Contact information:

Discipline: LD/Endurance, CMO, Trail Rider, Cartoonist, Writer, Co-Director/ Green Bean Endurance
Email: jackereynolds@yahoo.com


October 26, 2011

The Cost of Rides / Endurance a better bargain/ Ride census?

Yes...I'm continuing to follow the various strings at ridecamp.  I don't feel that comparing Endurance to shows makes a lot of sense.  Yes, showing is expensive and I couldn't do it if I wanted to.    I don't think that Endurance being the better bargain is straightline thinking when it comes to ride numbers being down.  As the old saying goes you can't squeeze blood out of a turnip (not one single drop). It would be so interesting to have a financial demographic of what comprises the rider majority.  I bet it would surprise you.  The people who are excelling at Endurance, and riding a large number of rides can afford it.  If you are riding for any goal other than personal satisfaction the price tag for the average Joe is indeed high.   Say you want to chase points...the only way to chase them is to attend, and successfully complete in the top-ten at A LOT OF RIDES.  Only those in an economic bracket to afford this can do it.  If you look at high mileage numbers in LD, say the winner has 650 season miles.  They had to compete 26 rides.

Membership to AERC:    $75
Equine membership:           15
Fuel to 26 rides:         $2600   (that is figuring a low average of $100 per, but likely much higher)
Entry fees:                  $2470  (estimate of ride entries around $95)
Camping fees:             $500  (again likely a low estimate)
_______________________
Cost:                   $5660    (This does not include vehicle maintenance, wear and tear, equipment, etc).

Don't know about the rest of you but in "my" world that is a chunk of money.    That is to just chase a regional mileage championship.  If you were doing points?   I'd say it would cost even more because you will increase your risks of a pull, meaning the ride would not give you the bang for your buck you are seeking and added veterinary costs, and for each pull you would want to ride somewhere to try and regain those points.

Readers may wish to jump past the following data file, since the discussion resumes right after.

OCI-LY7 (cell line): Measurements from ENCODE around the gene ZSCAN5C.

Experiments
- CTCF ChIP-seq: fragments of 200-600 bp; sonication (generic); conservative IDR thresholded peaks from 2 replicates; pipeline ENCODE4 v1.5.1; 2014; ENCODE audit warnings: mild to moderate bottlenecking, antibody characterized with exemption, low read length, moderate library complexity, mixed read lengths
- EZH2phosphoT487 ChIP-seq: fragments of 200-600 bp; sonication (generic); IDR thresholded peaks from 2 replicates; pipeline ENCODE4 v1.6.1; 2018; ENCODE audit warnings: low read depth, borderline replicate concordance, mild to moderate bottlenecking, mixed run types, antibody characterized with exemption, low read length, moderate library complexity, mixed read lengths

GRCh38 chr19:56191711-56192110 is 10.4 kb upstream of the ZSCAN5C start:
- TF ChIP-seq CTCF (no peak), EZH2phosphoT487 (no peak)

Then there are "the rest of us."

Now the people that I typically rub elbows with are driving well broke in vehicles, camping in tents, or sleeping in the tack area of their well worn horse trailers.  They are riding usually for personal goals with a budget in mind or they simply won't show up for rides.  An example would be that I could have taken Journey to some rides this year, camped, got myself pulled voluntarily or otherwise, and steeped her in all the excitement.  In my orbit, if I fuel up the truck, pay my fees, and ride the ride, I'm betting on a completion and the credit of those miles.  Until I feel I can get that out of my ride, I'm staying home.   Changes in the cost of things have effected how we live and how we choose to spend our money.  Have you looked at the price of a can of coffee lately?  It hit the $9.50 mark last time I looked.  For a can of coffee!   The feed I use which is a low starch has increased $3.50 per bag in the past six months!  The price of fuel has driven up the cost of everything.  When fuel eases back down, guess what...the price of everything else doesn't.  Even though my husband and I are both lucky enough to both still be employed we have made changes in how we live.  We fix meals that the leftovers can be turned into something else.  We've shut off the electric furnace and burn wood instead.  We grocery shop once a month rather than twice a week to save on fuel costs.  We are trying to simplify our horses maintenance diets to give them the nutrition they need while spending "less" on it.    I've hauled my horse out to the park ONE time this year that I can recall.  Taking advantage of my home stomping grounds which cost nothing.